Driving after dark always has its risks, but a new study finds that the number of nighttime fatalities involving teenage drivers has risen well beyond that of the rest of the population, and cellphones are the likely cause.
The number of fatal crashes in the U.S. has gone down sharply, over the past decade, but there was an increase in the percentage of such accidents occuring after dark.
The percentage of deadly nighttime crashes involving drivers 16 to 19 years old increased sharply between 1999 and 2008, according to research by the Texas Transportation Institute. During the first year of the study, there were 6,368 fatal crashes involving those teen driver, 2,875, or 45 percent, of them at night. By 2008, the overall number of fatal crashes involving drivers 16 to 19 actually fell, to 4,322, but those occurring after dark increased to 50%, or 2,148 overall.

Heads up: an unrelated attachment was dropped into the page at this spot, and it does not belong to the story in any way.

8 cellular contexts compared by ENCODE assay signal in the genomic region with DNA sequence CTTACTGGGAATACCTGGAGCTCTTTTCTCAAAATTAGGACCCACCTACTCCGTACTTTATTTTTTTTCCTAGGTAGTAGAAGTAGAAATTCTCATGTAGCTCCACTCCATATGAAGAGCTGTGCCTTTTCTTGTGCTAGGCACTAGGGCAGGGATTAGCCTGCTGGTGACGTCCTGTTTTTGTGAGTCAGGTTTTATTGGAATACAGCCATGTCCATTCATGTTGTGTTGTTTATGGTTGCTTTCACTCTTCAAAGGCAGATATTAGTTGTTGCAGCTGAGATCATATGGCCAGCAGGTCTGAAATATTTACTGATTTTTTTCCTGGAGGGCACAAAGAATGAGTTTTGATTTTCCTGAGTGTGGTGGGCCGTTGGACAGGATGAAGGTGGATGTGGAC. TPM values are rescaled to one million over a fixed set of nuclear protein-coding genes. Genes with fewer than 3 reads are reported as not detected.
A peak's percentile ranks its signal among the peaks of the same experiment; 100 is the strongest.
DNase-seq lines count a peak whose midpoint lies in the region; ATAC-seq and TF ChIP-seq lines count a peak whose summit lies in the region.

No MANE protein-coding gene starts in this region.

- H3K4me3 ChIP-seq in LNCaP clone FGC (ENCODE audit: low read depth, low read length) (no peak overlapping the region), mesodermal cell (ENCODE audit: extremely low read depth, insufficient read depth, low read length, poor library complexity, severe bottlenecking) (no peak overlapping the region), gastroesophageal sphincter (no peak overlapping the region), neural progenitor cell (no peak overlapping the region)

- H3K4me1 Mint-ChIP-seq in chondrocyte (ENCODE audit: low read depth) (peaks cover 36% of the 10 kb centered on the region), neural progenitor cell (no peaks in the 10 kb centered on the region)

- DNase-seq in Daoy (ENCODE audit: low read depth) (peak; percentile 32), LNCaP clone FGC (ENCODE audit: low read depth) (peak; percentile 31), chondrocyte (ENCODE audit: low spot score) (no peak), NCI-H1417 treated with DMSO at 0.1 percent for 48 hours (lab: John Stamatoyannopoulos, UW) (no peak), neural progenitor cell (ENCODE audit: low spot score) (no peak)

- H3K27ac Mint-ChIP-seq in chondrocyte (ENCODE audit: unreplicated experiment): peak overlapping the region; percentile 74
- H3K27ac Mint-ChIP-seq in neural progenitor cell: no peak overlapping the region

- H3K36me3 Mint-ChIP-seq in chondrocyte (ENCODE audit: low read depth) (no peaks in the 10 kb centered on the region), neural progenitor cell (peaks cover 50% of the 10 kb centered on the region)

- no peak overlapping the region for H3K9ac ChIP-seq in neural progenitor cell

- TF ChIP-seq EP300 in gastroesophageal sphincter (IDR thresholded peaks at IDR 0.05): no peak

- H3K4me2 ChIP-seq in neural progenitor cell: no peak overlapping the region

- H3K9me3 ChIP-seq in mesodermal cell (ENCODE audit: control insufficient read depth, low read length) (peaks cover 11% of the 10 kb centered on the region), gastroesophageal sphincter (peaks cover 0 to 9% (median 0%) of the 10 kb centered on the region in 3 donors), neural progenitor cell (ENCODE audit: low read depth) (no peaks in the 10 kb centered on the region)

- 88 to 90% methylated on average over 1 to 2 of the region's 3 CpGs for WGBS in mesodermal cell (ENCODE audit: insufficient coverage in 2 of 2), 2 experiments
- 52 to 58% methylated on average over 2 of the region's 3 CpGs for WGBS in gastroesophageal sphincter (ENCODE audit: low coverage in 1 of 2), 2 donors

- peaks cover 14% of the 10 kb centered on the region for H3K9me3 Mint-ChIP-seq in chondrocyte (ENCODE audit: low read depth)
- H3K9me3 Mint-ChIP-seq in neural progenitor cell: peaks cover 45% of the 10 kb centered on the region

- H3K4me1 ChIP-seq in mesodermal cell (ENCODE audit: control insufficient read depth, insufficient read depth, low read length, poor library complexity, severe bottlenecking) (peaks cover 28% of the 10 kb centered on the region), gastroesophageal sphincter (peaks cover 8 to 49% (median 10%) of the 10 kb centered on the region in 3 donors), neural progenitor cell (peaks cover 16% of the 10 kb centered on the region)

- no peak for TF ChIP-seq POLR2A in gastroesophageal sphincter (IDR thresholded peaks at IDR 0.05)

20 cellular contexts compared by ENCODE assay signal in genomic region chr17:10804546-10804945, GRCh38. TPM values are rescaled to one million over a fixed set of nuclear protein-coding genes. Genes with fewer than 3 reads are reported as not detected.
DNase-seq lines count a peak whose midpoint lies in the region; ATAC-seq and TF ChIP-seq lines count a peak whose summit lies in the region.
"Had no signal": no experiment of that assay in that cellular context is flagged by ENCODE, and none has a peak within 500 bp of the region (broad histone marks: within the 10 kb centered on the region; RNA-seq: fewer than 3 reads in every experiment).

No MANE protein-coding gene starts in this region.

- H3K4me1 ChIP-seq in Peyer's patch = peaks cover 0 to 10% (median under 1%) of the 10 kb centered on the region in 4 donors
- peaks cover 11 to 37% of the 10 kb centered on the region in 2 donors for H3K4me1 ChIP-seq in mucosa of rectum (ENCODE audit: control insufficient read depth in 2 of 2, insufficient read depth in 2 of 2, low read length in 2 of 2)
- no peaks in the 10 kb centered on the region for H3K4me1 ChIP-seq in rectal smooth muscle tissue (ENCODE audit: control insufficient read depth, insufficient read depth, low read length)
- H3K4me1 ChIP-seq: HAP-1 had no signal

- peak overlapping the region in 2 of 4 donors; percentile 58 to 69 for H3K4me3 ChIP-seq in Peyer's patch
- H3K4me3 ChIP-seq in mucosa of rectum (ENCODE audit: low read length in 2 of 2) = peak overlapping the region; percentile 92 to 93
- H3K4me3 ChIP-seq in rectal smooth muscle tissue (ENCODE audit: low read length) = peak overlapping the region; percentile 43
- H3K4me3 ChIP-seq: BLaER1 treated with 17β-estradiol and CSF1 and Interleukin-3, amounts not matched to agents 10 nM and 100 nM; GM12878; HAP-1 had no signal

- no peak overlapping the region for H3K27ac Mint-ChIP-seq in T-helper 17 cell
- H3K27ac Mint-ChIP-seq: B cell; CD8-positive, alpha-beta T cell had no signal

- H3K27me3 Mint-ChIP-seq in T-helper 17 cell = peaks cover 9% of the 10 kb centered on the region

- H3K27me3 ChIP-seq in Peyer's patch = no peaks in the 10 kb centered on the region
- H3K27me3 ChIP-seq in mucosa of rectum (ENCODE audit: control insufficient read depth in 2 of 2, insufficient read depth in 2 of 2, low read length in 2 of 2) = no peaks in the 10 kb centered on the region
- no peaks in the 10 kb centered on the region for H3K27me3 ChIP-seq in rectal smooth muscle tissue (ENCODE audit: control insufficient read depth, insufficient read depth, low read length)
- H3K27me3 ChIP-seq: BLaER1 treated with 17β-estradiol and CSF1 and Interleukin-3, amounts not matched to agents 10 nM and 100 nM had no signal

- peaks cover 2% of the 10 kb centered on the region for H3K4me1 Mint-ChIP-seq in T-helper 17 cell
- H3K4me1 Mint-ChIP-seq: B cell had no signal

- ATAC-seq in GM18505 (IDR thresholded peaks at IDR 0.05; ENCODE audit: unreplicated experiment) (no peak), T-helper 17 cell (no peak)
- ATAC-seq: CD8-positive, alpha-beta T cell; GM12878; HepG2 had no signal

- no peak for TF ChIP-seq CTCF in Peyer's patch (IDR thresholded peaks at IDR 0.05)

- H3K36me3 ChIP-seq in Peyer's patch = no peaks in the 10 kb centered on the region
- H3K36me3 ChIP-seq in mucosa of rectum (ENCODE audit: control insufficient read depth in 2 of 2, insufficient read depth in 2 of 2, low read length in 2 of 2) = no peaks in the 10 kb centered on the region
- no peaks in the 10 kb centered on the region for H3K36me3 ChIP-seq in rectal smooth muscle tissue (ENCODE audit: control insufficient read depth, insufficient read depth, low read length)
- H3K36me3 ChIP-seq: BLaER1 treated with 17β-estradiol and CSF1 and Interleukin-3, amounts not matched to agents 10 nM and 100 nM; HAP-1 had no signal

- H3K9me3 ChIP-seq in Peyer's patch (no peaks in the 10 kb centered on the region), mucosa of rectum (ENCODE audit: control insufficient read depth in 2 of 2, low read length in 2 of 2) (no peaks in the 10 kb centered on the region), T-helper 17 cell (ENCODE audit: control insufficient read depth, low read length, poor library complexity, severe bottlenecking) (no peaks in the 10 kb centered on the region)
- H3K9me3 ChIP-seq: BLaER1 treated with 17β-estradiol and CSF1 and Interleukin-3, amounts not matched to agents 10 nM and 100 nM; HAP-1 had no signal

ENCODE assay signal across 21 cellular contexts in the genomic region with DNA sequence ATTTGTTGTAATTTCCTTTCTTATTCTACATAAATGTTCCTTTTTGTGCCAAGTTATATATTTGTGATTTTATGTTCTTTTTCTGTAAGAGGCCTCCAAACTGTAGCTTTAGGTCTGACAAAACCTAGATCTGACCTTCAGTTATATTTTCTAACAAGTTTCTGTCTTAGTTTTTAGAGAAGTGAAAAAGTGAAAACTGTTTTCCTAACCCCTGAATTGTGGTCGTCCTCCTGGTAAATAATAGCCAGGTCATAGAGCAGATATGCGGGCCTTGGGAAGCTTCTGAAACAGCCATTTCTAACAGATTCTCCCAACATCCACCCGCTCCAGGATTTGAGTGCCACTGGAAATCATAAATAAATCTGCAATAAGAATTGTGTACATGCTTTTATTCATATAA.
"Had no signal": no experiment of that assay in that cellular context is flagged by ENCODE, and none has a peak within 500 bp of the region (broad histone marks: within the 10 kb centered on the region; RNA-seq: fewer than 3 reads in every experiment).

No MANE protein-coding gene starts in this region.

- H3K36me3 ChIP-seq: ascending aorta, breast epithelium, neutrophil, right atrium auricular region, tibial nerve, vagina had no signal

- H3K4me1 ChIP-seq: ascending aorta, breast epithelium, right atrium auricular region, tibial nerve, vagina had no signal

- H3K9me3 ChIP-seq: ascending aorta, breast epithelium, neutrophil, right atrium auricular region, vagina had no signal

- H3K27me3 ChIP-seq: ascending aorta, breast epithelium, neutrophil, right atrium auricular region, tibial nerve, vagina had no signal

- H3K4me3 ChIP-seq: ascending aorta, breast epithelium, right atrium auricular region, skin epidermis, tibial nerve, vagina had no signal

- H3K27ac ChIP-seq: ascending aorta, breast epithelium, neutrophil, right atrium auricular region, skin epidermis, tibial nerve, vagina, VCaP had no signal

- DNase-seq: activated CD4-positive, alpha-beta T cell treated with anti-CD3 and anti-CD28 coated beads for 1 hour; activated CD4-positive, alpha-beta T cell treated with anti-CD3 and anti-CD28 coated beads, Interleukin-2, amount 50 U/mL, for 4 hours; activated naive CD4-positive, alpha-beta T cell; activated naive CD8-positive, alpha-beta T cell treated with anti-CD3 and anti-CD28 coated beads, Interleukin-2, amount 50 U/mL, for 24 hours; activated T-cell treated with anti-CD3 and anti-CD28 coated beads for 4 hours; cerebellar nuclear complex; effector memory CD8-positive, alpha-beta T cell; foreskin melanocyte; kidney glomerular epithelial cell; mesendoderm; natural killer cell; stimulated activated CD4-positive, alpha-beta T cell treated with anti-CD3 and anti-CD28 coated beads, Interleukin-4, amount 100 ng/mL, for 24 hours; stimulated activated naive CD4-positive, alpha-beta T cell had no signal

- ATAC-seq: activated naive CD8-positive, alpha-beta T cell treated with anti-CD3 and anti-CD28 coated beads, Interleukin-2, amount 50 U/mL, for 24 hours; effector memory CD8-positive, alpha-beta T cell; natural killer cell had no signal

That works out to a 10% increase while, by comparison, there was only an 8% increase among drivers 20 and older, the TTI found.
The Institute suggests that alcohol use is likely to blame for the problem among drivers over 20, but it points the finger at cellphones – both for talking and texting — for the rising nighttime fatality rate among teens.